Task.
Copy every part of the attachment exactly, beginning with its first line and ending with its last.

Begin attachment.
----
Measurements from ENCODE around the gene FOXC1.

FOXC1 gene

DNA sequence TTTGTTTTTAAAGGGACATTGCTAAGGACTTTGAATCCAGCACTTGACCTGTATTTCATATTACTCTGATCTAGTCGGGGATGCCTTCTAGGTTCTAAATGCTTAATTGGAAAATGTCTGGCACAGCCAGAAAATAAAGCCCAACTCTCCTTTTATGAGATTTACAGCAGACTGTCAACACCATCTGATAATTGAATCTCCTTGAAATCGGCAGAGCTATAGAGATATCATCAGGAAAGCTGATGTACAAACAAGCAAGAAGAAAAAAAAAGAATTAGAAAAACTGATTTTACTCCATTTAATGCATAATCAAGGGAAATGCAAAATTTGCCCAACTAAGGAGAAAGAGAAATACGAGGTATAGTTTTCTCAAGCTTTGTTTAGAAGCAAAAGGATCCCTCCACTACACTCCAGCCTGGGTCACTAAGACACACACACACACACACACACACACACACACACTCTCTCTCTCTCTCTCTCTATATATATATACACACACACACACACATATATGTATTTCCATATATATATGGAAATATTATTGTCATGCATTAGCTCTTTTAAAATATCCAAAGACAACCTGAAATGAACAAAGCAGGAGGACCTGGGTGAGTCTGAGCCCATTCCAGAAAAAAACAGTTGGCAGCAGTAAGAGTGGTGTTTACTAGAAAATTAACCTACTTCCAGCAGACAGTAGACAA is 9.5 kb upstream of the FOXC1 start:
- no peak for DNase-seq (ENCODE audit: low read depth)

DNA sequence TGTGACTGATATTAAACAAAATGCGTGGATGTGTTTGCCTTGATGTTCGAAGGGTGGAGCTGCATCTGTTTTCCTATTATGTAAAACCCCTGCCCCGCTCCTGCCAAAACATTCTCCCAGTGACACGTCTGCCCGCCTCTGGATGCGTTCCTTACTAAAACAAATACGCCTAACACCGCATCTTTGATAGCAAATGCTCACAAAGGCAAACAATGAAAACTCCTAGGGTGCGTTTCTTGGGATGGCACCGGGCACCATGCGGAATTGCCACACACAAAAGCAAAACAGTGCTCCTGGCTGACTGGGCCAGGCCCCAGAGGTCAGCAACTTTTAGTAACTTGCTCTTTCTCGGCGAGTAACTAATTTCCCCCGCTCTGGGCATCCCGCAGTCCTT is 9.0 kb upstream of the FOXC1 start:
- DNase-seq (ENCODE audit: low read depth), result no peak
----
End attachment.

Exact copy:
Measurements from ENCODE around the gene FOXC1.

FOXC1 gene

DNA sequence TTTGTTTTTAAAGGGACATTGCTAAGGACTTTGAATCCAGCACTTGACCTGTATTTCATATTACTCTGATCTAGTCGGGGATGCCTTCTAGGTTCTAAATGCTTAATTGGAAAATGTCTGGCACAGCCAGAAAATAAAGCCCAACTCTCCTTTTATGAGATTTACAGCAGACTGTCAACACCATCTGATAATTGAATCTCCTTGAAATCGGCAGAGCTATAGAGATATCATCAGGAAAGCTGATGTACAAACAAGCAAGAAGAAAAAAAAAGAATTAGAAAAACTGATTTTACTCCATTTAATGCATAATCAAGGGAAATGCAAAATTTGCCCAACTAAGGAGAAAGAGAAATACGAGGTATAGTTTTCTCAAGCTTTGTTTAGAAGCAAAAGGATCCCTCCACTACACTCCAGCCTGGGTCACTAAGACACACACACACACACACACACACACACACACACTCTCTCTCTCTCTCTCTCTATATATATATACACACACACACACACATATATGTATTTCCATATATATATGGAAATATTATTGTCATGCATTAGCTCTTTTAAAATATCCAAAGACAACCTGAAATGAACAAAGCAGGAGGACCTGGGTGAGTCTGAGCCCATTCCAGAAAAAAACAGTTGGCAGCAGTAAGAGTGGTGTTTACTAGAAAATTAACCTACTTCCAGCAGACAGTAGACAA is 9.5 kb upstream of the FOXC1 start:
- no peak for DNase-seq (ENCODE audit: low read depth)

DNA sequence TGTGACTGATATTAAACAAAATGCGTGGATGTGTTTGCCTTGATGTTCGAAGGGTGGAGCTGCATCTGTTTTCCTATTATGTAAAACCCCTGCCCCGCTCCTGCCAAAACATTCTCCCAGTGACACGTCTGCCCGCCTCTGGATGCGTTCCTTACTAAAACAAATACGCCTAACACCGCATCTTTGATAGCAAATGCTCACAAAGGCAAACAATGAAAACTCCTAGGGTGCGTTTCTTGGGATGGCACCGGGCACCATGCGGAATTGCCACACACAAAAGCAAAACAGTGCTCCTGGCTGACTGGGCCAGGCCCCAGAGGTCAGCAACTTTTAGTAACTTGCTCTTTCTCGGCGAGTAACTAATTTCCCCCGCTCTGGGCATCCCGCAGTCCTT is 9.0 kb upstream of the FOXC1 start:
- DNase-seq (ENCODE audit: low read depth), result no peak